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A projection is a trait, attitude, feeling, or bit of behavior which actually belongs to your own personality but is not experienced as such; instead, it is attributed to objects or persons in the environment (Perls et al, 1994). Perls (1994) describe this as one who rejects others but believe they are rejecting him. To interpret this is to understand that the psychological block of normal processing excludes the problem as internal and inadequately determines the source to be external. Projection can only occur if retroflection, introjections and confluences exist; the neurotic mechanisms are functionally related and meshed, determining and predicting clients' personality's behavioral patterns. This is why the GT therapists must be aware of clients needs and alert to erroneous contradictions of bodily functioning and movements.

In concluding, one of Gestalt therapist key ingredients to success involves using themselves as their own tool or empathy. One must be trained in awareness, personal responsibility, complexity, and actuality among interpretation of body language. Clients must feel safe to explore new things in a warm therapy setting with a one on one dialogue. One ultimate goal of therapy is to have patients know limitations and expectations of society while simultaneously being integrated and self sufficient. For some therapists this task may appear too great.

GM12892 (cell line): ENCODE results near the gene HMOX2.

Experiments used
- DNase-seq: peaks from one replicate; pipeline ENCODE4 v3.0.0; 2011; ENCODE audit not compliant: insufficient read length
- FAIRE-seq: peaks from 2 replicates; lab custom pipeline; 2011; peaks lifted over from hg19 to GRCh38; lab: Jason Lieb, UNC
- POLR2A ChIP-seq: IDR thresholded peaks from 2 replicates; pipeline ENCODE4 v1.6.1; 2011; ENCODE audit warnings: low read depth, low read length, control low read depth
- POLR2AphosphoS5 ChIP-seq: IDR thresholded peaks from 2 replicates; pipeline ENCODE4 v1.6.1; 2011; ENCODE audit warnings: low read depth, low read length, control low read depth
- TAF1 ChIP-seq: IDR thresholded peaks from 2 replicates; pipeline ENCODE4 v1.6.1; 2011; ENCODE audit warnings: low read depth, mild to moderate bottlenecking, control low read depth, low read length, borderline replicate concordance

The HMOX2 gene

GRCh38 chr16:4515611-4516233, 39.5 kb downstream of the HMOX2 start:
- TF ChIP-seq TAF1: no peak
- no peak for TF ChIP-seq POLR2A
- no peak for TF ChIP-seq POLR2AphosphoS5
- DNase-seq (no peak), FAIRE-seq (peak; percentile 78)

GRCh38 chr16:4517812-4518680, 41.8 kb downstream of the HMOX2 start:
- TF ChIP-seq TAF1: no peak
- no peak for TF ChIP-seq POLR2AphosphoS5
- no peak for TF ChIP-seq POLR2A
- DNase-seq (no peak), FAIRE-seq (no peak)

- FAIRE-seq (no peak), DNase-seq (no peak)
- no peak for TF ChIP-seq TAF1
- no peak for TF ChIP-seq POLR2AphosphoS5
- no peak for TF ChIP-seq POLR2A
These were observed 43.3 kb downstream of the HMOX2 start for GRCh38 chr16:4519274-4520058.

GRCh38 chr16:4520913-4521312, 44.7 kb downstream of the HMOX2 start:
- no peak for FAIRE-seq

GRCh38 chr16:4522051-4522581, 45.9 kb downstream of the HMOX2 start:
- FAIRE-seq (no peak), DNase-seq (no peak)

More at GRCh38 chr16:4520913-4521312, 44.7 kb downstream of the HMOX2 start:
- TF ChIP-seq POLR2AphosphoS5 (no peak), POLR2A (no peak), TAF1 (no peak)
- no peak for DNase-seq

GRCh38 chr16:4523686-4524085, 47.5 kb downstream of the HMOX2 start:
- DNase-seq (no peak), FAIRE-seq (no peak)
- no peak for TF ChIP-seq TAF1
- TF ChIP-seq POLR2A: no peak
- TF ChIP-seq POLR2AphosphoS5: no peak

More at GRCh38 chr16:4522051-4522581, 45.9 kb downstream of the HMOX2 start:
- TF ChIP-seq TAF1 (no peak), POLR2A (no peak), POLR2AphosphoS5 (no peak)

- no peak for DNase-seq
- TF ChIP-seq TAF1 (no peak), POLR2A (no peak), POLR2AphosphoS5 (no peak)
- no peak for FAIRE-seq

It is possible researches could become discouraged in an attempt to grasp such a holistic approach to therapy but in such regard for the well being of a safe society, such endeavors remain inevitable. Within psychoanalysis the dialectic pendulum always makes it back toward a more balanced view as analysts become more active, taking multidetermination more seriously, including the power of consciousness (Hatcher & Himelstein, 1976). We figure that such a field is not highly competitive then, although this is not to say the same of the future. It is safe to say that GT therapists will become the referential framework for contemporary researcher's groundbreaking discoveries. In summarizing, we note that Gestalt principles of grouping applied to patients with dysfunctions need normal functioning qualities and abilities extracted and unblocked from within. This remains a highly intricate process involving highly trained individuals who grasp awareness from dysfunctions of cognitive external behavior. Therefore, in every effort and angle of Gestalt therapy, the requirements of some form of discovery, accommodating homework and adaptation is needed for client's to improve their dysfunctional performance.